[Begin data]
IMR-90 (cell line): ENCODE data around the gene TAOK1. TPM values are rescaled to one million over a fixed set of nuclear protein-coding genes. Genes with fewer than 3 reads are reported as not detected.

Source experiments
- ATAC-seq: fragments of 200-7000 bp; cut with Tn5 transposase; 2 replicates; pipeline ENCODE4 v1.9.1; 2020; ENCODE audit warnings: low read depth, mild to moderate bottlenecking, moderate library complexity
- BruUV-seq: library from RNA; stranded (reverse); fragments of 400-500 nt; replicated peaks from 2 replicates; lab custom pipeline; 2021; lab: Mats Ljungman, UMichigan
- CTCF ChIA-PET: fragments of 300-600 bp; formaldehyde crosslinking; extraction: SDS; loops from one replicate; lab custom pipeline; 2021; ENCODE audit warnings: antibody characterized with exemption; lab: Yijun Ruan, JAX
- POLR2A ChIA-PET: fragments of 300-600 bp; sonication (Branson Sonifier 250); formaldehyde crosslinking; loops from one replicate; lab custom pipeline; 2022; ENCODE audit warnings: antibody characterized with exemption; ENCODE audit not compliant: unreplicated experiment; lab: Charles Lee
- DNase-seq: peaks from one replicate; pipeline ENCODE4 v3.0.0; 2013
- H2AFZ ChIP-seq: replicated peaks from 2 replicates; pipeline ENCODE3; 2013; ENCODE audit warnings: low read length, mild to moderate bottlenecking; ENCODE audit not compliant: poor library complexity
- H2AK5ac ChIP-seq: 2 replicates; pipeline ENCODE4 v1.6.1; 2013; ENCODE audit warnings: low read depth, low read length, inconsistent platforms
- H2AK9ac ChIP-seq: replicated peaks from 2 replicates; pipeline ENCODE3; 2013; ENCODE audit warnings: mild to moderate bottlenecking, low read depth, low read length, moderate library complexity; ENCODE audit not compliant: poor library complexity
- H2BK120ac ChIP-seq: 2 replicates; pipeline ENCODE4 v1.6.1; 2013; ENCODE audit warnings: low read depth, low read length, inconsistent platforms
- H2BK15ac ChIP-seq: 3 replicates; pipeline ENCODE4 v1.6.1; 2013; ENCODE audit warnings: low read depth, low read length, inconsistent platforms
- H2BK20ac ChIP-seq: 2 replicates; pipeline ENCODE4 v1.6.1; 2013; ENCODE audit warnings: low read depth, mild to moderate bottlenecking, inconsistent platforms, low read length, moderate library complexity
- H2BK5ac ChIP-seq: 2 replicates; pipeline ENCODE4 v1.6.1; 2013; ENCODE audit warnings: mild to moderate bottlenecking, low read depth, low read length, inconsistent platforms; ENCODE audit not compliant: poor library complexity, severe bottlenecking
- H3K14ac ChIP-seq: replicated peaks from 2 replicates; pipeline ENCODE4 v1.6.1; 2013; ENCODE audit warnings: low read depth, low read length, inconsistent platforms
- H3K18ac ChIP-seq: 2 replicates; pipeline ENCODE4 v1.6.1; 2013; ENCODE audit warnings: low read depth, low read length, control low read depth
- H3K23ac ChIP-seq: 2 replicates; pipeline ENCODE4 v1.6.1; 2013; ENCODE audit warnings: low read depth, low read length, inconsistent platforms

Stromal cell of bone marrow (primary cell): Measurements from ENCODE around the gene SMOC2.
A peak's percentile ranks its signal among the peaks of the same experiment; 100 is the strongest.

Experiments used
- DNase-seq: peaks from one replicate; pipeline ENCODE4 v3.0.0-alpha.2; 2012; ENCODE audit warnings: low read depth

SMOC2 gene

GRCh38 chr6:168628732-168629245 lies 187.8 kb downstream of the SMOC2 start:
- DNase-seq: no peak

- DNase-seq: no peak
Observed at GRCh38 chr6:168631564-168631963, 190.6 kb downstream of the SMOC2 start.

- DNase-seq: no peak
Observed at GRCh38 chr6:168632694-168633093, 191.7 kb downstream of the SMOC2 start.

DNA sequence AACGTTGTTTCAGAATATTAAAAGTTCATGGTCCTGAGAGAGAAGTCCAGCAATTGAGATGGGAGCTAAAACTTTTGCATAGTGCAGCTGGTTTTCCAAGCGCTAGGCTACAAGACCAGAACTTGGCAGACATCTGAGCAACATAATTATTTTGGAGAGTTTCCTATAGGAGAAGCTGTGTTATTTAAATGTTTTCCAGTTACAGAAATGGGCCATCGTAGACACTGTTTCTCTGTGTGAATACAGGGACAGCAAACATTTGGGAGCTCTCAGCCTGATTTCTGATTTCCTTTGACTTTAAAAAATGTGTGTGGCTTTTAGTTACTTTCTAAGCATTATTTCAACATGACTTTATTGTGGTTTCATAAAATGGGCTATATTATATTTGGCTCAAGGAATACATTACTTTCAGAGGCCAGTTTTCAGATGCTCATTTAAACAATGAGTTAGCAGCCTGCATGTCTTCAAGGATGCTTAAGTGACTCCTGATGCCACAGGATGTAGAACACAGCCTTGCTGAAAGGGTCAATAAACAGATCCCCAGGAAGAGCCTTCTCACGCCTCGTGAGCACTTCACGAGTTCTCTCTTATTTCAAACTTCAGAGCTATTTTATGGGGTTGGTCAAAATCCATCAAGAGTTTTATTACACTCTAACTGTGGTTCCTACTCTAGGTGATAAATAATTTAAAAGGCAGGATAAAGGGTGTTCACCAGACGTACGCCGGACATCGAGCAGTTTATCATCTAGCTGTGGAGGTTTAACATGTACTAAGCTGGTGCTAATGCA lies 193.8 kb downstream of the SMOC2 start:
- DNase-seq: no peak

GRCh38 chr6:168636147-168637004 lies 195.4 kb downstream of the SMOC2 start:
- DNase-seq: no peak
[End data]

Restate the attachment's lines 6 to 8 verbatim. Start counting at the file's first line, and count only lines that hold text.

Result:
- POLR2A ChIA-PET: fragments of 300-600 bp; sonication (Branson Sonifier 250); formaldehyde crosslinking; loops from one replicate; lab custom pipeline; 2022; ENCODE audit warnings: antibody characterized with exemption; ENCODE audit not compliant: unreplicated experiment; lab: Charles Lee
- DNase-seq: peaks from one replicate; pipeline ENCODE4 v3.0.0; 2013
- H2AFZ ChIP-seq: replicated peaks from 2 replicates; pipeline ENCODE3; 2013; ENCODE audit warnings: low read length, mild to moderate bottlenecking; ENCODE audit not compliant: poor library complexity